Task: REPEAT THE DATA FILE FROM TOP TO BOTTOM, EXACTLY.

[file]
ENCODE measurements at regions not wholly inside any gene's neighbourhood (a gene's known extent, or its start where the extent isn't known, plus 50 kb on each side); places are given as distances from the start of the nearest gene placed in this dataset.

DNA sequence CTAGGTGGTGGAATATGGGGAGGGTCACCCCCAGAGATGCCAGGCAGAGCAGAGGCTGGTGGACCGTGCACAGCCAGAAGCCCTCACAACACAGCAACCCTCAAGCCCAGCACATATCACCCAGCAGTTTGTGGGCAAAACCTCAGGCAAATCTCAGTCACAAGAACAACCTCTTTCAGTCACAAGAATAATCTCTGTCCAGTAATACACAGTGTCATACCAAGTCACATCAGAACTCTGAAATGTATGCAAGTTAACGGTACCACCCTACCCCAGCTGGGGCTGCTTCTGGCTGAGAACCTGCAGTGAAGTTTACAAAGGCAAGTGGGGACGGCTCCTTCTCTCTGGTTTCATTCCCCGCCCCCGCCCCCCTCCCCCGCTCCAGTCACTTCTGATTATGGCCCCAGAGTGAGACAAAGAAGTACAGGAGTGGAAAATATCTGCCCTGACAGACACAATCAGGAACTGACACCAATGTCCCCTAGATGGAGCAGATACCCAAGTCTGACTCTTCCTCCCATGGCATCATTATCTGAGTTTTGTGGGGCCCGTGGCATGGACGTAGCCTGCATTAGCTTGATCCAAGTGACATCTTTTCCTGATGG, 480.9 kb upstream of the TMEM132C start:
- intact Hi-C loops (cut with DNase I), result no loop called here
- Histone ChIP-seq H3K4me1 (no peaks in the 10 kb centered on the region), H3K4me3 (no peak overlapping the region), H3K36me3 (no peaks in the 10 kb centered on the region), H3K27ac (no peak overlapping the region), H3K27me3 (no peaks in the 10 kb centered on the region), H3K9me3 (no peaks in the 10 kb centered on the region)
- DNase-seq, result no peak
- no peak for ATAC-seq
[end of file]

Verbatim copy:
ENCODE measurements at regions not wholly inside any gene's neighbourhood (a gene's known extent, or its start where the extent isn't known, plus 50 kb on each side); places are given as distances from the start of the nearest gene placed in this dataset.

DNA sequence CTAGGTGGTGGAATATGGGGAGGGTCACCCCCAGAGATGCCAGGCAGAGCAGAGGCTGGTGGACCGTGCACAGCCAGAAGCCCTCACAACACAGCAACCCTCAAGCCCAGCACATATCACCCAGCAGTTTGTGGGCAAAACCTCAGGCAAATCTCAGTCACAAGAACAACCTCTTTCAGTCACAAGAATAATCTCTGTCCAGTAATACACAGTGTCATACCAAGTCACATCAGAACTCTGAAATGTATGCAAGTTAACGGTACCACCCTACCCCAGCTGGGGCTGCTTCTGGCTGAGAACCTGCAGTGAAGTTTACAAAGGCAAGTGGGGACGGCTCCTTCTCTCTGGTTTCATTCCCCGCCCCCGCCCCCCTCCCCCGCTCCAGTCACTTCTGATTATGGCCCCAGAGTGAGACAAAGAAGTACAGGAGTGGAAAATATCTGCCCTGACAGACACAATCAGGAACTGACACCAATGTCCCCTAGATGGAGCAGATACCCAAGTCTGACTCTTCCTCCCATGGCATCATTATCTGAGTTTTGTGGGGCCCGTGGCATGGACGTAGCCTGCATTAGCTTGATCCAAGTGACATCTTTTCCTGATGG, 480.9 kb upstream of the TMEM132C start:
- intact Hi-C loops (cut with DNase I), result no loop called here
- Histone ChIP-seq H3K4me1 (no peaks in the 10 kb centered on the region), H3K4me3 (no peak overlapping the region), H3K36me3 (no peaks in the 10 kb centered on the region), H3K27ac (no peak overlapping the region), H3K27me3 (no peaks in the 10 kb centered on the region), H3K9me3 (no peaks in the 10 kb centered on the region)
- DNase-seq, result no peak
- no peak for ATAC-seq